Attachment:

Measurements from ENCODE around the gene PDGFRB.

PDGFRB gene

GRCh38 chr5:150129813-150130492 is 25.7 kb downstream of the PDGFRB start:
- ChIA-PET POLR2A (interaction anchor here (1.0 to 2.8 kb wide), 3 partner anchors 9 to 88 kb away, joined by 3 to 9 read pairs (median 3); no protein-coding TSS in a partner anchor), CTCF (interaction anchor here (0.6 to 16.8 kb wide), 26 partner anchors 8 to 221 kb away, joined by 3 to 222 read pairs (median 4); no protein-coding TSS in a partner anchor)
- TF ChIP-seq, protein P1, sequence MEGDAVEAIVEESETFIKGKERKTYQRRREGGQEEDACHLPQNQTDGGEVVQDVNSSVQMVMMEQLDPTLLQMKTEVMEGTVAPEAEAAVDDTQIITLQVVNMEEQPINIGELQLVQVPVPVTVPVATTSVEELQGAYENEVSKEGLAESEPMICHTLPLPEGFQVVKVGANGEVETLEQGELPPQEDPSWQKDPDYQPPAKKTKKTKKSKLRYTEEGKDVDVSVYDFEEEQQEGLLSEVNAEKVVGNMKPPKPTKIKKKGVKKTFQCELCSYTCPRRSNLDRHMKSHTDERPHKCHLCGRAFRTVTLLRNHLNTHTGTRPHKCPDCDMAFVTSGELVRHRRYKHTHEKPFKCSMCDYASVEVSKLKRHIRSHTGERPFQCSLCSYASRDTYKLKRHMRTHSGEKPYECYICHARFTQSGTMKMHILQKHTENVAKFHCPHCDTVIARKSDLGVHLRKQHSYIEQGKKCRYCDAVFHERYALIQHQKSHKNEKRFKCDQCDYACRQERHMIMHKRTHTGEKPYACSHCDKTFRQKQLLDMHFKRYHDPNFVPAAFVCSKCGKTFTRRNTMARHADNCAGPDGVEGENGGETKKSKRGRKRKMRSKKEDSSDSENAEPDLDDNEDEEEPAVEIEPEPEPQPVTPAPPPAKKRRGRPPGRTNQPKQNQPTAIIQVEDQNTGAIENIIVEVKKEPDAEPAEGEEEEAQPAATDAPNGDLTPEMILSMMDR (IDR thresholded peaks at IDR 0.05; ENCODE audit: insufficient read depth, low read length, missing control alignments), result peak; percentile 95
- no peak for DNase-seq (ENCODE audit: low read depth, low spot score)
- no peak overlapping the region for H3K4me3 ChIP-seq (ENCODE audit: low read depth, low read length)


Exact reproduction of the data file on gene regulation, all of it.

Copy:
Measurements from ENCODE around the gene PDGFRB.

PDGFRB gene

GRCh38 chr5:150129813-150130492 is 25.7 kb downstream of the PDGFRB start:
- ChIA-PET POLR2A (interaction anchor here (1.0 to 2.8 kb wide), 3 partner anchors 9 to 88 kb away, joined by 3 to 9 read pairs (median 3); no protein-coding TSS in a partner anchor), CTCF (interaction anchor here (0.6 to 16.8 kb wide), 26 partner anchors 8 to 221 kb away, joined by 3 to 222 read pairs (median 4); no protein-coding TSS in a partner anchor)
- TF ChIP-seq, protein P1, sequence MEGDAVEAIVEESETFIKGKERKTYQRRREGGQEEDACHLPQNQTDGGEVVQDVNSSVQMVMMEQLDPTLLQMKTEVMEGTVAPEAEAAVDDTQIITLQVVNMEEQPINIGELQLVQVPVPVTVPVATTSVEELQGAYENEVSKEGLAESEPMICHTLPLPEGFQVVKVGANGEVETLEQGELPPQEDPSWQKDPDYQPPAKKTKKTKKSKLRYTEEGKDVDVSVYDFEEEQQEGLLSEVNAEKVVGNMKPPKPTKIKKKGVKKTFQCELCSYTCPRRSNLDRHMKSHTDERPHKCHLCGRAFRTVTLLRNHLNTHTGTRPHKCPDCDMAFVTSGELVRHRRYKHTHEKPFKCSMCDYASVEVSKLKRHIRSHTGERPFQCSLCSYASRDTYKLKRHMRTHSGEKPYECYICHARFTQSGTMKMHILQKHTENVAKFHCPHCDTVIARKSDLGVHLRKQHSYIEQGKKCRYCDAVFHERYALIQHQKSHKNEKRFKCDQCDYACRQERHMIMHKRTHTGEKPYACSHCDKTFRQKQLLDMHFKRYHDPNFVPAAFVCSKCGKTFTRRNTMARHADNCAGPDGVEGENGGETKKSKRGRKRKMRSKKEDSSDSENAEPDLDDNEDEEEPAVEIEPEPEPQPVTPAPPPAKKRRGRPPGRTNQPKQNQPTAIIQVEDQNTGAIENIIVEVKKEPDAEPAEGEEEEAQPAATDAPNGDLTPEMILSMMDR (IDR thresholded peaks at IDR 0.05; ENCODE audit: insufficient read depth, low read length, missing control alignments), result peak; percentile 95
- no peak for DNase-seq (ENCODE audit: low read depth, low spot score)
- no peak overlapping the region for H3K4me3 ChIP-seq (ENCODE audit: low read depth, low read length)